Trudeau’s economic model is clear and it is not good

Last week gave us a good idea of the economic model that Trudeau’s Liberals are gradually putting forward and it is business-friendly to the core. The infrastructure bank privatization scheme was the big news item in the fall fiscal upate (see my post from last week), but there are far more goodies to make business happy tucked away in the update and in news from recent weeks. The Liberals plans for the economy are not just about being business-friendly today but about integrating government with business ever further, in ways harder for future governments to unwind. Theirs is a tweaked neoliberalism for an age of stagnation. The mantra remains the market and the state is there to support it.

Here’s the broad strokes of how the Liberals’ plans are shaping up on economics.

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Precarious workers or satisfied customers: a fine line for giant retailers

This post is an appendix of sorts to my article, “Fired by Walmart for Christmas”, to be published this weekend by Common Dreams. In the article, I describe the stresses and difficulties faced by Walmart workers during the holidays. Overwork, a climate of fear and barely-organized chaos make for taxing shifts at work. Low wages, insufficient hours and inadequate benefits stretch budgets and make it harder to find holiday joy at home. A Walmart Christmas could have easily been written by Dickens.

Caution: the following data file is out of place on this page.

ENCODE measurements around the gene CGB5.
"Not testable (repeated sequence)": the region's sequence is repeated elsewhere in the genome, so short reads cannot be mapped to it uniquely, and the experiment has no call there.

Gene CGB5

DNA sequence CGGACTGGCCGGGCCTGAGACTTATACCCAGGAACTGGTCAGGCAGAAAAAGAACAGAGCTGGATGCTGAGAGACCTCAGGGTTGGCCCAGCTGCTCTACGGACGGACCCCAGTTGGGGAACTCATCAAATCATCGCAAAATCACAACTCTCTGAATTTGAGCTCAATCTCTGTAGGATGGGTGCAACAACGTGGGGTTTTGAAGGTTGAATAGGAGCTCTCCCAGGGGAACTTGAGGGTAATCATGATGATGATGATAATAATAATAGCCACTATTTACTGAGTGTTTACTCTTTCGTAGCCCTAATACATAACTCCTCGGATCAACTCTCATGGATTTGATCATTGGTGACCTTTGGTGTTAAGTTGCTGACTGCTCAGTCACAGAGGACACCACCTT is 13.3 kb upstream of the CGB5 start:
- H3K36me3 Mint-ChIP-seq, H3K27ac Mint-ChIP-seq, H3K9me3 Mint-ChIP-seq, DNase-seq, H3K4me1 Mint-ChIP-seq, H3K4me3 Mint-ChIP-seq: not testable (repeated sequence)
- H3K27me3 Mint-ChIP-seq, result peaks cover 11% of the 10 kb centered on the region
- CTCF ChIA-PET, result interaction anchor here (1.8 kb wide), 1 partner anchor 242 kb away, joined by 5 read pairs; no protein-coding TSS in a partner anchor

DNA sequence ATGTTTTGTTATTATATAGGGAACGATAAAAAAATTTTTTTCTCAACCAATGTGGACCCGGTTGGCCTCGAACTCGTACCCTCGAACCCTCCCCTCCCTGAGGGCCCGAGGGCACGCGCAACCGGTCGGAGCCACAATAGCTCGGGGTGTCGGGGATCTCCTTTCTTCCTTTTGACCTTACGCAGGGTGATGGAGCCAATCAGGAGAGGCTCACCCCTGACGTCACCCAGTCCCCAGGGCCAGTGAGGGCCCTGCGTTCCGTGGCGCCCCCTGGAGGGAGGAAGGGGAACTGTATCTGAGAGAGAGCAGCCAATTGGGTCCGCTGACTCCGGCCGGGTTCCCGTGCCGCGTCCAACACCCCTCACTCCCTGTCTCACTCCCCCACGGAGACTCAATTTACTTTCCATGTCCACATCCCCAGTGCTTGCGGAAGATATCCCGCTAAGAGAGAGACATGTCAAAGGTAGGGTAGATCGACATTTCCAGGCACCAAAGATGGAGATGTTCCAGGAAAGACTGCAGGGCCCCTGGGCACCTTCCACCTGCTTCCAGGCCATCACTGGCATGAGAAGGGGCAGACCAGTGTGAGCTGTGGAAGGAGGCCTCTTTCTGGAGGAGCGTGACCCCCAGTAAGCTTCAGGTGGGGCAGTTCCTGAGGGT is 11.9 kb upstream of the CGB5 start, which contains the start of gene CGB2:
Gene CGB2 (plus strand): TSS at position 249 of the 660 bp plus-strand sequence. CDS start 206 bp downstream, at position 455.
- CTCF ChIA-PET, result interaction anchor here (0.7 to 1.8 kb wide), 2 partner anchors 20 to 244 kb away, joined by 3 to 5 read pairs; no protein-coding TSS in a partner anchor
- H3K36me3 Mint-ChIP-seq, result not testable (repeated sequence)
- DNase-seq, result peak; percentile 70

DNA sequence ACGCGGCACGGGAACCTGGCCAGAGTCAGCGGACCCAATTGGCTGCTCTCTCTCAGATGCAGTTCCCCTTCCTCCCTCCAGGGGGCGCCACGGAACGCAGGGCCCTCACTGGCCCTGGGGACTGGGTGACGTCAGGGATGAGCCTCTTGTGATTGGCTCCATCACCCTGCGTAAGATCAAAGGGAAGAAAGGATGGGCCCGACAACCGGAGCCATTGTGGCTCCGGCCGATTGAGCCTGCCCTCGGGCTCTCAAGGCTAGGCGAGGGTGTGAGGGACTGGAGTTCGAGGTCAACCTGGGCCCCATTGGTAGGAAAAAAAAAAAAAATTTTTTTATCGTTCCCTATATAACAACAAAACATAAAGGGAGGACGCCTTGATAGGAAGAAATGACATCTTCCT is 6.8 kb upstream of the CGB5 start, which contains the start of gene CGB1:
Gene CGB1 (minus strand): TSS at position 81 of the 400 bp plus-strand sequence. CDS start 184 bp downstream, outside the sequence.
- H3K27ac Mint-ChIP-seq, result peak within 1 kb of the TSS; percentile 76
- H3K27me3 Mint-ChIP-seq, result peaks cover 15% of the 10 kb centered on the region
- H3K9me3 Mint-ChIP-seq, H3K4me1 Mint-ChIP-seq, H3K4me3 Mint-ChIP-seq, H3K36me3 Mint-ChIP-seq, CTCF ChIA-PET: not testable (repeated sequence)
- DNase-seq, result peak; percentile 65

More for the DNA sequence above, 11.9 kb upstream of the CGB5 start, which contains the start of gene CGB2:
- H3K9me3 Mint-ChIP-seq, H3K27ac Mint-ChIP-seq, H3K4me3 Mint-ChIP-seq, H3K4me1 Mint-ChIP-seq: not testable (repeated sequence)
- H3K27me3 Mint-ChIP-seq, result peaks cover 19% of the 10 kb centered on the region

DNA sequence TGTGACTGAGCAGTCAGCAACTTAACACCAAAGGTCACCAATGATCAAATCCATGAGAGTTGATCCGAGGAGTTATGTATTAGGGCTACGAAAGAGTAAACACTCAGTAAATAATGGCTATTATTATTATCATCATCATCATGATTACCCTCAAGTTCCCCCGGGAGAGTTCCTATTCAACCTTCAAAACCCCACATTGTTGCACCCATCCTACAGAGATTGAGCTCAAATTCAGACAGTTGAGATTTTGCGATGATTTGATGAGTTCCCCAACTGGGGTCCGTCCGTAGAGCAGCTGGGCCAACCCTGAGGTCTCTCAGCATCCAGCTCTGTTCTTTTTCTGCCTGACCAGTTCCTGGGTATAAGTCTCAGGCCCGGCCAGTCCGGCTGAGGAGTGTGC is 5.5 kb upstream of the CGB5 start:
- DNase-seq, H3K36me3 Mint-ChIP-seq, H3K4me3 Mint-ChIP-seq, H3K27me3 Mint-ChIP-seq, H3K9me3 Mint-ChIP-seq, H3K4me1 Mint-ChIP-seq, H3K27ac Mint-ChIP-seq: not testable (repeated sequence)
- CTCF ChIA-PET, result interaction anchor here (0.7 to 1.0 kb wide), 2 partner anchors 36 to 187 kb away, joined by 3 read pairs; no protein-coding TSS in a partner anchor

Here, I want to focus on an aspect of Walmart’s practices that stood out from my interviews with long-time Walmart employees and OUR Walmart organizers: the increased use of temporary workers and the greater degree of precarity experienced by all workers at the retail giant. The workers and organizers I interviewed all described a long-term shift in company culture. From the perspective of veteran employees, the company has gone from one that at least outwardly respects its workers to one solely focused on profit, even at immense cost to worker well-being. My interviewees all claimed this change took place during the transition in management after the death of founder Sam Walton.

Make no mistake: Walmart was always focused on cost-cutting. However, through a shrewd mix of charisma and good business sense, Walton was able to maintain a sense of community amongst his employees. He knew what he needed to do to keep costs down, but he also knew how to do it in a way that did not completely alienate and break his own employees.

In the two decades since his passing, Walmart has changed. Without Walton’s calculated approach to cost savings, working conditions have deteriorated. Wages, benefits and hours have all been reduced.  In addition, without Walton’s charisma, not even a veneer of respect for workers remains. Today’s Walmart employees are not only tired, poor and often on social assistance; they are also deeply disheartened and afraid. (more…)

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